James Anderton accompanied his parents to America when twenty-six years of age, worked in the mines at Fallston, until 1866, and then removed to New Brighton, Pennsylvania. He continued to follow this occupation at the latter place until March, 1868, when he removed to Beaver Falls, purchased his present residence, and engaged in the hotel business. The following year (1869), he went into the brewing business in a small frame building, situated quite near the elegant structure in which he at present officiates. The first brewing was made November 30, of the same year, and consisted of only nine barrels. In 1875, Mr. Anderton built the old part of the present structure, and with a much increased capacity, he continued to brew ale and porter until 1895, when he built a large brick addition, with all the modern improvements, and began brewing beer. The Anderton Brewery is now one of the most complete up-to-date breweries in Pennsylvania, and has a capacity of 30,000 barrels per year. There are many larger breweries in the Keystone State, but none more complete.
While, still in his native land, James Anderton was united in marriage with Betty Green-wood, a daughter of Joseph and Mary Greenwood. This event took place in 1852, and their union is blessed with five children, viz.: Jonathan; Mary G.; William H.; William H., second ; and Sarah A. Jonathan was born June 2, 1853; he is vice president of the Anderton Brewing Company. He wedded Margaret Hart, a daughter of Hilton and Ann Hart, and their home is made happy by the presence of four sons: James, Hilton, Jonathan, Jr., and William H. Mary G. was born February 1, 1858. She became the wife of C. W. Rohrkaste, who is now superintendent of the Anderton Brewery. They have three children: James A.; Mary A.; and Florence E. William H., the third child, died at the tender age of five years, and the same name was given to the next child. William H., the fourth child, is the subject of this brief sketch. Sarah A., the fifth child, was born October 14, 1869, and died in early childhood, aged three years.

James Anderton is a fine illustration of a self-made man, which in a great measure is due to his progressiveness, reliability and integrity. He ranks among the most esteemed citizens of Beaver Falls, and takes an active interest in fraternal organizations, being a member of Lone Rock Lodge, K. of P.; Valley Echo Lodge, I. O. O. F.; Mechanics Lodge, A. O. U. W.; and Beaver Valley Lodge, F. & A. M., of which he has been treasurer for the past nineteen years. He was one of the organizers and original stockholders of the Union Drawn Steel Co., and is one of the stockholders of the People’s Water Co., of Beaver Falls. In his religious convictions, the elder Mr. Anderton is an Episcopalian, of which denomination he and his family are members. Politically, he is a stanch Democrat, but could never be persuaded to seek or accept public office.

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The Anderton Brewing Co. was located in Beaver Falls, between 23rd and 24th streets near the railroad tracks. The local owners would sell their company in 1905, but the brewery remained in Beaver Falls producing beer until 1922.

Here’s another biography from the “Book of Biographies.”

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The year Anderton died, the brewery merged into the Pittsburgh entity known as Independent Brewing Co., a conglomerate of breweries formed by the merger of fifteen Pittsburgh and the surrounding area breweries in 1905. But James’ son William continued in a management role with the brewery until it was closed by prohibition.

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Beer Birthday: Jamil Zainasheff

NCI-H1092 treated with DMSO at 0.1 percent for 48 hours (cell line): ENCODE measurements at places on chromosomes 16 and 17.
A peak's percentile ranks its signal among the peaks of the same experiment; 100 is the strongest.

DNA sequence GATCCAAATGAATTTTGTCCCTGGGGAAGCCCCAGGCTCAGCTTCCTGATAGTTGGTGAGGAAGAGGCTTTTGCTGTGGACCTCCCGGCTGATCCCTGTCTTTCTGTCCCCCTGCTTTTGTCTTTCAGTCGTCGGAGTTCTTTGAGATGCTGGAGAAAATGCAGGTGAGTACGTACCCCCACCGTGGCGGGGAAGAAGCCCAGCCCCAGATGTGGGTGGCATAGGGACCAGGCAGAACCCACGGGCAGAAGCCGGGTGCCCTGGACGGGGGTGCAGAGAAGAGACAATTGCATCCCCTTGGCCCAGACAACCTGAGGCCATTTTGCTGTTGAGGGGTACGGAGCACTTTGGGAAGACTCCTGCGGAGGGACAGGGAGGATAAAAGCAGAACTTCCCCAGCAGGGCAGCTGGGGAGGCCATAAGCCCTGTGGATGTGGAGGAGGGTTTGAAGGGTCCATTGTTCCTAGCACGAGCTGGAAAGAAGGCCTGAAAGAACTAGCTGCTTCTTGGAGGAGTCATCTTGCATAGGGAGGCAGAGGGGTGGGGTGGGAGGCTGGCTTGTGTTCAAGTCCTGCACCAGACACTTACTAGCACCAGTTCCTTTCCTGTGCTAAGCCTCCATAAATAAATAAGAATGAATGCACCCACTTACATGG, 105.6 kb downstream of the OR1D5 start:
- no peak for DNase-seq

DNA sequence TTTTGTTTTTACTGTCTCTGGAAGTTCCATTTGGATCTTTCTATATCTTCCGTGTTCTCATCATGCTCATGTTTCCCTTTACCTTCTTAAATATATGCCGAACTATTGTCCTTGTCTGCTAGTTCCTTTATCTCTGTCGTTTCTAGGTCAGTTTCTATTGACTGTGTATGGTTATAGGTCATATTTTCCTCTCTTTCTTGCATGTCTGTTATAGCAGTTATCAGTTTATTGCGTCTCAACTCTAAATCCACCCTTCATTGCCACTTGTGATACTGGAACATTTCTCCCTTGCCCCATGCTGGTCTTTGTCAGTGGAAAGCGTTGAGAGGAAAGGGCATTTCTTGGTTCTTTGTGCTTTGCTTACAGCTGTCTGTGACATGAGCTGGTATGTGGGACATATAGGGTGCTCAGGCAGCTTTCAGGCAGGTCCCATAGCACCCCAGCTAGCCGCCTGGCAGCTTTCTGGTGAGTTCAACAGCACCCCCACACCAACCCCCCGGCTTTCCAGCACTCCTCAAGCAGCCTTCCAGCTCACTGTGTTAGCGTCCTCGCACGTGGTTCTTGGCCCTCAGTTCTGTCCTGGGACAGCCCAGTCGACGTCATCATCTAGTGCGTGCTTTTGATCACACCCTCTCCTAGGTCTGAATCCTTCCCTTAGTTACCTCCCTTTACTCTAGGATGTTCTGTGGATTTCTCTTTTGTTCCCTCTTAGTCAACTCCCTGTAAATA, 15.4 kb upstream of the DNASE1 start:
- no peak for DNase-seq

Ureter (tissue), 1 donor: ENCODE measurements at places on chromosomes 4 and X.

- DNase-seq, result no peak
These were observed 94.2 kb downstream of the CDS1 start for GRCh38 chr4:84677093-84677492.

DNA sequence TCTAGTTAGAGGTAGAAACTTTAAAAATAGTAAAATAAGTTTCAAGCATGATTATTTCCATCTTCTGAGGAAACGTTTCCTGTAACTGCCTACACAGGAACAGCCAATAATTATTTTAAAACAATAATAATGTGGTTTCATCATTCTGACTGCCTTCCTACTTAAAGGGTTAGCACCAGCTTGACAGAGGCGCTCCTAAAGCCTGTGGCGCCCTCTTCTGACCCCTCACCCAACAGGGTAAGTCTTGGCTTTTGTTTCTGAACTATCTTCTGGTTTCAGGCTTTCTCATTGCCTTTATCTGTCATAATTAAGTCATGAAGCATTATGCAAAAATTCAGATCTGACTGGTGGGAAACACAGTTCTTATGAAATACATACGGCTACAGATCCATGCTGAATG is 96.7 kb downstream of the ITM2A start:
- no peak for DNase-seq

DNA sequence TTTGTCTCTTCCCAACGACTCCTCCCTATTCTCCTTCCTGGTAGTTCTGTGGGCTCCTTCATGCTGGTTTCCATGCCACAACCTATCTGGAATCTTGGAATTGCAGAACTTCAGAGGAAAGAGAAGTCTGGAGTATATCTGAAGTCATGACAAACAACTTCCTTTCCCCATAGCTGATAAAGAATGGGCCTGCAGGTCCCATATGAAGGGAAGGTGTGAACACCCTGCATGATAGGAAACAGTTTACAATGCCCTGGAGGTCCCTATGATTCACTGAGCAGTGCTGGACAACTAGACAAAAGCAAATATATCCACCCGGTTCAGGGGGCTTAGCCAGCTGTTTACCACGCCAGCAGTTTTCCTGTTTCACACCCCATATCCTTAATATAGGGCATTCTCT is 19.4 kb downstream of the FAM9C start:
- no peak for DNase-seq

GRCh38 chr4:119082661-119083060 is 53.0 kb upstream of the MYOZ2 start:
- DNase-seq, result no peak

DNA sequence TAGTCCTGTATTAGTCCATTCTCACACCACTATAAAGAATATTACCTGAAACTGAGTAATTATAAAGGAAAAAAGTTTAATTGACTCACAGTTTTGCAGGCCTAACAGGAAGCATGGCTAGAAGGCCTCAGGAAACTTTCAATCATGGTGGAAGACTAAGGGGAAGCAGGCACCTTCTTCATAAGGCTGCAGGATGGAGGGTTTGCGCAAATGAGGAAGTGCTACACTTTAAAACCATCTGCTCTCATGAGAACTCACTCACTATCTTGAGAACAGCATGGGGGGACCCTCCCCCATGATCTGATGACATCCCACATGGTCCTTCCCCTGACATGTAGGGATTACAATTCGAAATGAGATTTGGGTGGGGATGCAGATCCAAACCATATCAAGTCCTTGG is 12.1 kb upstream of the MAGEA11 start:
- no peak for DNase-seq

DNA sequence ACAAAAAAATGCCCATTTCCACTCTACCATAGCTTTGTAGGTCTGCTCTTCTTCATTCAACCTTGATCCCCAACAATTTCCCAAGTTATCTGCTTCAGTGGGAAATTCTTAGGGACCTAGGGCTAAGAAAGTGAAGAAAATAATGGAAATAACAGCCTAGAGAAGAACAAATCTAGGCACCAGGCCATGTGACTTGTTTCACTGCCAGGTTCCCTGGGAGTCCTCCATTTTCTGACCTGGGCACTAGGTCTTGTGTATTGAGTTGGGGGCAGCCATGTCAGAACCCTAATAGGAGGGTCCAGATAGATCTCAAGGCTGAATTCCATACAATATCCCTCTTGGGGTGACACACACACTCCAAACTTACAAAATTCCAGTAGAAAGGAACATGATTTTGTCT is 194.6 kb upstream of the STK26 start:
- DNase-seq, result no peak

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Today is the 56th birthday of former homebrewer extraordinaire Jamil Zainasheff, who over the last ten plus years had become something of a rock star in the homebrewing community, and especially the Bay Area. He’s also the co-author two books on beer and homebrewing: “Brewing Classic Styles: 80 Winning Recipes Anyone Can Brew” (with John Palmer) and “Yeast: The Practical Guide to Beer Fermentation” (with Chris White). In addition, he hosts the Jamil Show on The Brewing Network and has a website online entitled Mr. Malty. Jamil also turned pro several years ago, starting his own commercial brewery, Heretic Brewing, which is now located in Fairfield, California. Join me in wishing Jamil a very happy birthday.

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Jamil and me judging the finals at the Toronado Barleywine festival in 2007.

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Jamil and me at Anchor Brewery a couple of years ago.

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Jamil with Rodger Davis at Faction Brewing in May of last year. (Photo by Nathan Smith, purloined from Facebook.)

Beer In Ads #2318: Think


Sunday’s ad is for Carling’s Red Cap Ale, from 1952. In this ad, showing a hat rack hanging a single red cap and sign reading “Think,” the tagline finishes below. I guess it requires you to think a little bit to put the ad’s text together. “Think … and you’ll drink Red Cap.”

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Two years later, in 1954, they were still running essentially the same ad, slightly modified to fit a narrower space in a publication.

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Beer Birthday: Andy French

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Today is the 49th birthday of Andy French, former brewmaster at Southern Pacific Brewing in San Francisco, one of the new wave of breweries that opened in the city a few years ago. I first met Andy when he brewed at Speakeasy, and after that would see him from time to time at Zeitgeist, though he first started brewing back East in the DC area. When his roommate Chris Lawrence, who also worked for Speakeasy once upon a time, decided to open his own brewery, he tapped Andy to work the mash paddles, and things have been going great since they opened a few years ago, though I hear Andy is now back doing shifts at Zeitgeist. Join me in wishing Andy a very happy birthday.

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Andy at his brewhouse in 2012.